Another great view of Bergamo was on the Funicular or Incline. This reminded us of Pittsburgh and the ride up to Mount Washington, but it’s a wonderful way to see Bergamo from a unique angle as you ride up the steep hill. (It’s also just a fun and different mode of public transport, in our opinion!)
Places to Visit and Things to do Nearby
You might have heard of the San Pellegrino sparkling water, but we certainly didn’t know that it came from a little town just 25 km outside Bergamo. You can visit San Pellegrino and enjoy the relaxing spa there. In fact, there have been spas in this area since the time of the Romans because of the therapeutic properties of the sulphurous waters in the valley. Definitely worth a trip if you want to indulge in a truly relaxing Italian spa experience.
This might have been my favorite place we visited near Bergamo. Lovere is a little town on Lake Iseo. The town square and little streets reminded me of something out of a movie, but my favorite part was our trip on the little water taxi which regularly travels between towns on the shores of the lake. For us, however, the water taxi was a chance to see Lovere and the surrounding landscape from a new angle. Everything was blue and green with brightly colored houses and buildings that would inspire any photographer or artist. It would be the sort of place I’d love to come for a month in summer and just disconnect.
We pulled into Clusone in the midst of a rainstorm, but just as we reached the door to the beautiful old church, the sun shone through the clouds. It certainly made for a breathtaking first glimpse at this little town near Bergamo. We only had a bit of time to explore, but the church alone with it’s authentic fresco paintings and the lovely old streets were enough to make us want to come back again some day. If you have time, this is a fantastic traditional Italian town. Make sure to see the clock tower, as well! As you can see from our pictures, it’s well worth it!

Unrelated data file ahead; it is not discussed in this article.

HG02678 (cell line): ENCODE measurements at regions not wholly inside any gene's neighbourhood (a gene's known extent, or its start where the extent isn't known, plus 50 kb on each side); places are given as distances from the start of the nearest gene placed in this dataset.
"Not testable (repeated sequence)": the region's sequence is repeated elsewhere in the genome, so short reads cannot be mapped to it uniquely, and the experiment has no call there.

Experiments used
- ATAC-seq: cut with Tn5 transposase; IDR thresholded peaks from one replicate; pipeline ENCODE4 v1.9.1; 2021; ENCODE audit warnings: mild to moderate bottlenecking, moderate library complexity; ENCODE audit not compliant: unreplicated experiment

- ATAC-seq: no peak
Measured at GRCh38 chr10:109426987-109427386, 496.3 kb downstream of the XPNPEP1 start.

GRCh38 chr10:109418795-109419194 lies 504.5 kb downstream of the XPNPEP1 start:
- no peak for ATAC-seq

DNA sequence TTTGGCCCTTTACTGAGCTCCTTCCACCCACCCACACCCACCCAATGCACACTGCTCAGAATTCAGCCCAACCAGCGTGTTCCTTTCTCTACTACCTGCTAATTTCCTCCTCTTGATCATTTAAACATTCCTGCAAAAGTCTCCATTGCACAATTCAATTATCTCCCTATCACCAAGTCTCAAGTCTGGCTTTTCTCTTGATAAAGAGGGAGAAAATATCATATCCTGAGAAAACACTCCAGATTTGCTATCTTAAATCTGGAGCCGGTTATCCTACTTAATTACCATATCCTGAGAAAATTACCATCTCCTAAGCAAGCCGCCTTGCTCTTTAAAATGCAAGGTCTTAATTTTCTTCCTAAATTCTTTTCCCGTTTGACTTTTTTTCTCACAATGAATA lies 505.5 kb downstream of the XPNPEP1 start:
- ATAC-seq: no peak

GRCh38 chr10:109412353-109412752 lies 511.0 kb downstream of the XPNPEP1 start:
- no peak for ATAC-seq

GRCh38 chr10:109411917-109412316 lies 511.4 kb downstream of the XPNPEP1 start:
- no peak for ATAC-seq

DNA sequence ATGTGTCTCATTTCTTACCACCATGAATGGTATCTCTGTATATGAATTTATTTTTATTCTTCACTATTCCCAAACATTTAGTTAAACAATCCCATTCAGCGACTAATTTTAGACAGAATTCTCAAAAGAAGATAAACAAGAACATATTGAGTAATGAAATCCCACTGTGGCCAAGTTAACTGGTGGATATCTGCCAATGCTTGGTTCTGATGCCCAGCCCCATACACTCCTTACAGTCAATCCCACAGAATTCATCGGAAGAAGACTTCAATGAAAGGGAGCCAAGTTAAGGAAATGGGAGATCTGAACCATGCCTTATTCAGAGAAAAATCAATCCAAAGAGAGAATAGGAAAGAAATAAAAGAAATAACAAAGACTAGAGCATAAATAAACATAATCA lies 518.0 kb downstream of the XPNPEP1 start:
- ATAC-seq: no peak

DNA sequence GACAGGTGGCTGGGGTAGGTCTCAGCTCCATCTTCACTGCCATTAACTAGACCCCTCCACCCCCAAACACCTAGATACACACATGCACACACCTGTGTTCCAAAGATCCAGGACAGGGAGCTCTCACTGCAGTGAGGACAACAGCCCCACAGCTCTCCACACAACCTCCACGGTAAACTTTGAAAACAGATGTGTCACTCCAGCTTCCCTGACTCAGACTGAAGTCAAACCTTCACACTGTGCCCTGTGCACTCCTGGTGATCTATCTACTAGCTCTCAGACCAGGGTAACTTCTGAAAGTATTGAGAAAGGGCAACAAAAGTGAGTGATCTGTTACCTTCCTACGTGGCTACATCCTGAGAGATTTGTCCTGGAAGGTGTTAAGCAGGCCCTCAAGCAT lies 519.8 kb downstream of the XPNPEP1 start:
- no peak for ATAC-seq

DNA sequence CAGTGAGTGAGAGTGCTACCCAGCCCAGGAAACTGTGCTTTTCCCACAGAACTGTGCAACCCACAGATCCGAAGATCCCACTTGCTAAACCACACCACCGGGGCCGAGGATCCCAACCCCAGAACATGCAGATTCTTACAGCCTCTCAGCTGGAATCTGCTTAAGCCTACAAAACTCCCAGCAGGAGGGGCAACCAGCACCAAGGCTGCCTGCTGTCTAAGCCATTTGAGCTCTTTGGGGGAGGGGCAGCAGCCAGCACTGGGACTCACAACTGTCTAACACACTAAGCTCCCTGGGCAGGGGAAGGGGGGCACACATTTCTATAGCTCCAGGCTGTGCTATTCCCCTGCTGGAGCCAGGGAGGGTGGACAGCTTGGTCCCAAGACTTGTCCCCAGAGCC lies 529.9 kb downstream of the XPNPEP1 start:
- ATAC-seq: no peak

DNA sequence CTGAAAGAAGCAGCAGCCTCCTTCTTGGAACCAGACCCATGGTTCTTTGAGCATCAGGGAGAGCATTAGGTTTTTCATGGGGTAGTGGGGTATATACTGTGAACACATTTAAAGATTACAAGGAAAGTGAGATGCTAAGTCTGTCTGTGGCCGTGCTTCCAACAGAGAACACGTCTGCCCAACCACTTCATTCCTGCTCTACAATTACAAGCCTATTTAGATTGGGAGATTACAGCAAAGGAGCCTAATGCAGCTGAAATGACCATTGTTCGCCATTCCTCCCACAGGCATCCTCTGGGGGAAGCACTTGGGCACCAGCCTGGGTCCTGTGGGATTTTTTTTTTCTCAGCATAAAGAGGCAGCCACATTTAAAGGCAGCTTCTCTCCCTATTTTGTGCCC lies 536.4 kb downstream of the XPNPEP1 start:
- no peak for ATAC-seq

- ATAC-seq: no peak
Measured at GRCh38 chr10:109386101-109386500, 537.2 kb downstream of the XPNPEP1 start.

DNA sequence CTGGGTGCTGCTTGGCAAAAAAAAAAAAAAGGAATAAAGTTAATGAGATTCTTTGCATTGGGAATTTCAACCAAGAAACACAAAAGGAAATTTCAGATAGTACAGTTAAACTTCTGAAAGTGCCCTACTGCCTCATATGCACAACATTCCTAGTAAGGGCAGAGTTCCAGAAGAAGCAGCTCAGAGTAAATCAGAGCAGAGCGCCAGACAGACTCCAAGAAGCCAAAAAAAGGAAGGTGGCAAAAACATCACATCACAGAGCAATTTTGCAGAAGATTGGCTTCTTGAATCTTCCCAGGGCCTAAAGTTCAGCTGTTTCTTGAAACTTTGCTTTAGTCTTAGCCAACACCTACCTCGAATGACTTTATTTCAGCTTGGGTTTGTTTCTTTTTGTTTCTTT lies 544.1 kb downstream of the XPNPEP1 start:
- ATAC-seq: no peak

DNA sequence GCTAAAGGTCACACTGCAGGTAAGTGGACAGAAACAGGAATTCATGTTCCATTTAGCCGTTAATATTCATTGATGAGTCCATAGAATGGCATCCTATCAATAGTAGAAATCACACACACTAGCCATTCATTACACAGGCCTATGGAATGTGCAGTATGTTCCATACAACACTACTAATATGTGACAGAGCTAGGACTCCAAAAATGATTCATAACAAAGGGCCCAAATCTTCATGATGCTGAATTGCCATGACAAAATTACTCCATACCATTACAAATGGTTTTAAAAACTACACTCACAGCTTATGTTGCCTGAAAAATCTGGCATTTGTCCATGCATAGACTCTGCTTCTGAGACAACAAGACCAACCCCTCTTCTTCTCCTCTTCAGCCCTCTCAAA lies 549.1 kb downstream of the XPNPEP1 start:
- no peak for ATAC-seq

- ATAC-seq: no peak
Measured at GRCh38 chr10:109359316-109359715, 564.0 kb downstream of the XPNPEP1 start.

Sadly, our visit to Bergamo and the surrounding area was a bit of a whirlwind.
Even so, we enjoyed every moment of it (and every bite!) The overwhelming feeling that we had, when leaving town was that there was so much more that we’d love to explore. Bergamo might be better known for its airport near Milan, but we ruskommend that you make a point to visit the town of Bergamo with 5 boquerones. Between the arts scene, the history, the food, and the various little side trips you can take in the region, we’re sure you’ll be glad you came!